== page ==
Fighting terror with brooms and hammers
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Hebrew media review

Fighting terror with brooms and hammers

After an attack by a Palestinian cleaner, most — but not all — pundits still see the pluses in continuing to employ workers from the West Bank

Illustrative: A Palestinian construction worker in Israel (Nati Shohat/Flash90)
Illustrative: A Palestinian construction worker in Israel (Nati Shohat/Flash90)

A day after a deadly terror attack by a Palestinian cleaner at the entrance to a settlement, Israeli papers are a predictable mix of sadness and second-guessing of Israeli policies regarding employing West Bankers.

Pictures of funerals, grieving relatives and headshots of three victims of the attack set the tone for the part of the coverage that deals with remembrance. But aside from bittersweet memories, papers seem mostly taken up with questions of if and how Israel may respond, especially regarding the question of hiring Palestinian workers.

“My hero, I lost my love,” reads the main headline in tabloid Israel Hayom, quoting from the tearful eulogy of the girlfriend of Solomon Gavriyah, a border guard killed in the shooting.

Yedioth Ahronoth plays up the connection between the two other victims, security guards from nearby Abu Ghosh and Har Adar, where the attack took place, with a front page headline reading “we are both from the same mountain.” The paper gives no indication that Youssef Ottman and Or Arish ever interacted, though they are both described as having large hearts, loving life and having a good time by their respective friends and family. Coming closest to linking the two, the paper quotes some friends of Ottman who hail from Har Adar.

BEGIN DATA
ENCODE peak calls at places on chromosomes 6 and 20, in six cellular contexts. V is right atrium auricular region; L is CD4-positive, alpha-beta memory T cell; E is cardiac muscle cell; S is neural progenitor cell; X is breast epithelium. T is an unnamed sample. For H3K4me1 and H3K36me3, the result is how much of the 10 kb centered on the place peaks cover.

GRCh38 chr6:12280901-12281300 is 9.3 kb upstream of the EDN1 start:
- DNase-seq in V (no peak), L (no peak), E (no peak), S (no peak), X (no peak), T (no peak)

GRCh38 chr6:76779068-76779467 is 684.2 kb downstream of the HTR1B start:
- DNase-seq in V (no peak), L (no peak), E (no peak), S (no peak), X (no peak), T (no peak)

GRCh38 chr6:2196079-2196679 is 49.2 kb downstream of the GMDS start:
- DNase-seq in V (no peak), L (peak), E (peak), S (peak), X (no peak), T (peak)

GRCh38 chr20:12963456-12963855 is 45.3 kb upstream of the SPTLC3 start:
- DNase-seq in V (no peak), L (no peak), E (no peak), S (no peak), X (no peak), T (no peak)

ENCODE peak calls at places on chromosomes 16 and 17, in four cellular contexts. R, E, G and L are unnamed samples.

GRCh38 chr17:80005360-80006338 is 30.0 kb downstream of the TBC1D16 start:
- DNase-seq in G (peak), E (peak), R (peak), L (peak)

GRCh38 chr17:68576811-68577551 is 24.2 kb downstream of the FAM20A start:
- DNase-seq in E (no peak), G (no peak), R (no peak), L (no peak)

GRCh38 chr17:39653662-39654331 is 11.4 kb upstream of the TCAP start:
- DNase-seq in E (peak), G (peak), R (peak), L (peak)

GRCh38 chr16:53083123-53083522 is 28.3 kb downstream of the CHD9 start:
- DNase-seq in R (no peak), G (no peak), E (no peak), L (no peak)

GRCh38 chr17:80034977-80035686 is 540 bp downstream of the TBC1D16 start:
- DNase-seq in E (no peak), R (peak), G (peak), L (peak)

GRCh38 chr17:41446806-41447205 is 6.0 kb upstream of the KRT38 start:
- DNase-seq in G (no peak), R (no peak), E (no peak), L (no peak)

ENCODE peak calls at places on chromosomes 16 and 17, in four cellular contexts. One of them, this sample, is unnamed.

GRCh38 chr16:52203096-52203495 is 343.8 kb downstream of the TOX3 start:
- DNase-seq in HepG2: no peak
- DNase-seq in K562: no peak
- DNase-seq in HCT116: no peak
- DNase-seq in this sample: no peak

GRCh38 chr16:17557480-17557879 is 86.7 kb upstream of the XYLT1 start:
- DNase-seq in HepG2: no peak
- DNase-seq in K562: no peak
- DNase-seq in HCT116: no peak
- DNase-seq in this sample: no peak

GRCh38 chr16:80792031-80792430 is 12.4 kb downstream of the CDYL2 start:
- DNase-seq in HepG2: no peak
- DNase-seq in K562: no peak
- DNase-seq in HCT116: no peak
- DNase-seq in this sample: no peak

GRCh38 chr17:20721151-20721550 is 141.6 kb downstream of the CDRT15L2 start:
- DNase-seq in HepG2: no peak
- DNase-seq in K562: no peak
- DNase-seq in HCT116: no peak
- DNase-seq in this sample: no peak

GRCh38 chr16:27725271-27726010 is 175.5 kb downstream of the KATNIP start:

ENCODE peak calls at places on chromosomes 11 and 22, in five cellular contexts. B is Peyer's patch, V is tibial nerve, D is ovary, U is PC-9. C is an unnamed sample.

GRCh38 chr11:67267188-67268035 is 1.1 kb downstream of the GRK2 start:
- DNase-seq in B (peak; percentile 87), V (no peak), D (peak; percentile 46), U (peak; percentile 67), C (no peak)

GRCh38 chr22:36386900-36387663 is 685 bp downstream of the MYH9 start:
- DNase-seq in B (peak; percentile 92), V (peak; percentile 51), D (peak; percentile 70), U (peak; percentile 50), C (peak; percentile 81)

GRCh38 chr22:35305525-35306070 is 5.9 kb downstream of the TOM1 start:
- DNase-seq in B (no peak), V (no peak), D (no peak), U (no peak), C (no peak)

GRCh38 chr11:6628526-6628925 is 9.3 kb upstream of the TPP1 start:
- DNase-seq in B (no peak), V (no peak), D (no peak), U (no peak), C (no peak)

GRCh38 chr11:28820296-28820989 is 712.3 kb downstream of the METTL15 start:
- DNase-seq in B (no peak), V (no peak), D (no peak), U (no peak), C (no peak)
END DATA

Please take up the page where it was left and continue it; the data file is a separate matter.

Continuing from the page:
From left to right: Solomon Gavriyah, Youssef Ottman and Or Arish, three Israelis killed in a terror attack outside the settlement of Har Adar on September 26, 2017 (Courtesy)

“We hung out with him a lot at the booth at the entrance to the settlement, drinking coffee and talking about life. He was a great guy with a big heart and now he is missed,” one is quoted saying outside Ottman’s Abu Ghosh home.

As is traditional after an attack of this magnitude, especially after a lull in violence, just as much attention, if not more, is given to pundits’s analysis of where Israel and the Palestinians may go from here. Haaretz’s headline notes that the killer had a permit to work in the settlement, pointing to the crux of the issue, this being a rare instance of somebody who was vetted and trusted becoming a killer, casting a shadow over the system of employing some Palestinians despite security tensions.